The Netherlands is guest of honour at this year’s Beijing International Book Fair, but that distinction is a mixed blessing according to some. A large contingent of Dutch writers and publishers is in China for the event and Amnesty International wants to know what they’re doing in a country where authors can be locked up for putting pen to paper.
“Mentioning individual cases [of imprisoned authors] to Chinese leaders won’t improve their situations,” Dutch deputy minister for culture Halbe Zijlstra told RNW at Wednesday evening’s opening of the Dutch pavilion in Beijing. He did, however, stress that he has emphasised the Netherlands' commitment to freedom of speech to the Chinese leadership.
It’s good to talk
'Dialogue' is the buzzword for those representing Dutch interests in Beijing. “Being here in China is a good thing. Through Dutch books we make Chinese readers aware of our values, the freedom of speech and freedom of press", Halbe Zijlstra said. A sentiment repeated by Dutch Princess Laurentien, who told Chinese officials at the opening that “We believe in the power of dialogue.” Today the princess will launch the Chinese edition of her children’s book Mr. Finney en de wereld op zijn kop [Mr Finney and the upside-down world].
Tiziano Perez of the Dutch literature foundation is the organiser of the Dutch pavilion which covers 1500 square metres, the largest in the history of the Beijing International Book Fair. He says Dutch writers will talk to both critical and pro-regime Chinese authors during the course of the event and dismisses the criticism from Amnesty International. Perez believes that more can be achieved by coming to Beijing than staying away. “I think it is important to represent art and literature related to where we are from, freedom and tolerance. It is in itself already a strong message.”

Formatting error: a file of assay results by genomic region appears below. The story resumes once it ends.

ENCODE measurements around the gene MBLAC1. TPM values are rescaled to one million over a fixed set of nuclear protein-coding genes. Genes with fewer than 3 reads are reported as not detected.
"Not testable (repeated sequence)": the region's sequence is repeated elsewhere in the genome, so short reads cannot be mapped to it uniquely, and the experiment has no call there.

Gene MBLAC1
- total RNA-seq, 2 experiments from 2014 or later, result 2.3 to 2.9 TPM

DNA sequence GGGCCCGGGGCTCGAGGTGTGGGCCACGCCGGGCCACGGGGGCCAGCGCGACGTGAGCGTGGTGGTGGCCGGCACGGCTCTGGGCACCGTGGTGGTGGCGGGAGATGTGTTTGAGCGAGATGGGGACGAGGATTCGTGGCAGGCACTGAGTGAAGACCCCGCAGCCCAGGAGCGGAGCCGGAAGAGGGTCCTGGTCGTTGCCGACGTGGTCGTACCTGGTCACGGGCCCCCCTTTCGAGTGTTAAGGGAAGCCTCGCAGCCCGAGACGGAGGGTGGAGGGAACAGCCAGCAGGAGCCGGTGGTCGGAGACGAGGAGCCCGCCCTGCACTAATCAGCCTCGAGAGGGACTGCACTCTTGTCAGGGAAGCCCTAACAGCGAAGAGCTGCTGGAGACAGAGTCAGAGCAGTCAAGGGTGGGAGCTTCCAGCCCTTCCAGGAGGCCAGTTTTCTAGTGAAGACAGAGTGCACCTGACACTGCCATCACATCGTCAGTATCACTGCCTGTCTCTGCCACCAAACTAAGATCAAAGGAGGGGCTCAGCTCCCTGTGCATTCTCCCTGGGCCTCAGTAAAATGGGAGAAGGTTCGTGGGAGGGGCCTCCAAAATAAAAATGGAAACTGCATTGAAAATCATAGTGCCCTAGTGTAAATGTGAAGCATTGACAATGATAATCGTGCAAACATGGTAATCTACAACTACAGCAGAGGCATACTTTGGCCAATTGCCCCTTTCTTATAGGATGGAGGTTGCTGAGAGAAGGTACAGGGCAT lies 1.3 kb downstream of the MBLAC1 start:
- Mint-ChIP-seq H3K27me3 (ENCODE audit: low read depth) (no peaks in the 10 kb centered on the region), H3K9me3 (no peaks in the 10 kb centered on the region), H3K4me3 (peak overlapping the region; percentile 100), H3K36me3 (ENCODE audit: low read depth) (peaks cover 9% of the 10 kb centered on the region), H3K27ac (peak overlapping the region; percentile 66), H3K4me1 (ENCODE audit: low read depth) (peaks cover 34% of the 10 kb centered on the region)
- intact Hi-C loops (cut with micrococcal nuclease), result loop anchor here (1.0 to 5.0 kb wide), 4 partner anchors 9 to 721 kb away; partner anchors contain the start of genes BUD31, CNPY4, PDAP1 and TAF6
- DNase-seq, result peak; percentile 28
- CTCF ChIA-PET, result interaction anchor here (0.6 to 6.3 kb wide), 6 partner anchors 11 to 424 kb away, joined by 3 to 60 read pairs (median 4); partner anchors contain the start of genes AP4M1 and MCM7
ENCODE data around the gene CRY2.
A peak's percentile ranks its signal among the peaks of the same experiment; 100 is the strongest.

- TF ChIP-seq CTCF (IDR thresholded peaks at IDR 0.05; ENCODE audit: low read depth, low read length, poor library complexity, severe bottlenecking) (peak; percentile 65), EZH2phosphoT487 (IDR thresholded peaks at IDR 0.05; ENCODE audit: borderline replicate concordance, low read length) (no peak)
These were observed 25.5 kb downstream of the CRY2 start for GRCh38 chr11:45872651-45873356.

In his opening speech Deputy Minister Zijlstra stressed the broader importance of events such as the Book Fair:
“This (Dutch) government wants to allocate a larger role to the economic importance of cultural policy. That is one reason why we are so happy about our ties with China... It is for good reason that China is one of the 6 non-European countries on which our international cultural policy is focused.”
When asked about what he hoped would be achieved, Zijlstra said, “This is the first day of the event, we‘ve already seen Dutch writers set up appointments and contacts with Chinese publishers. This is really what this is all about.”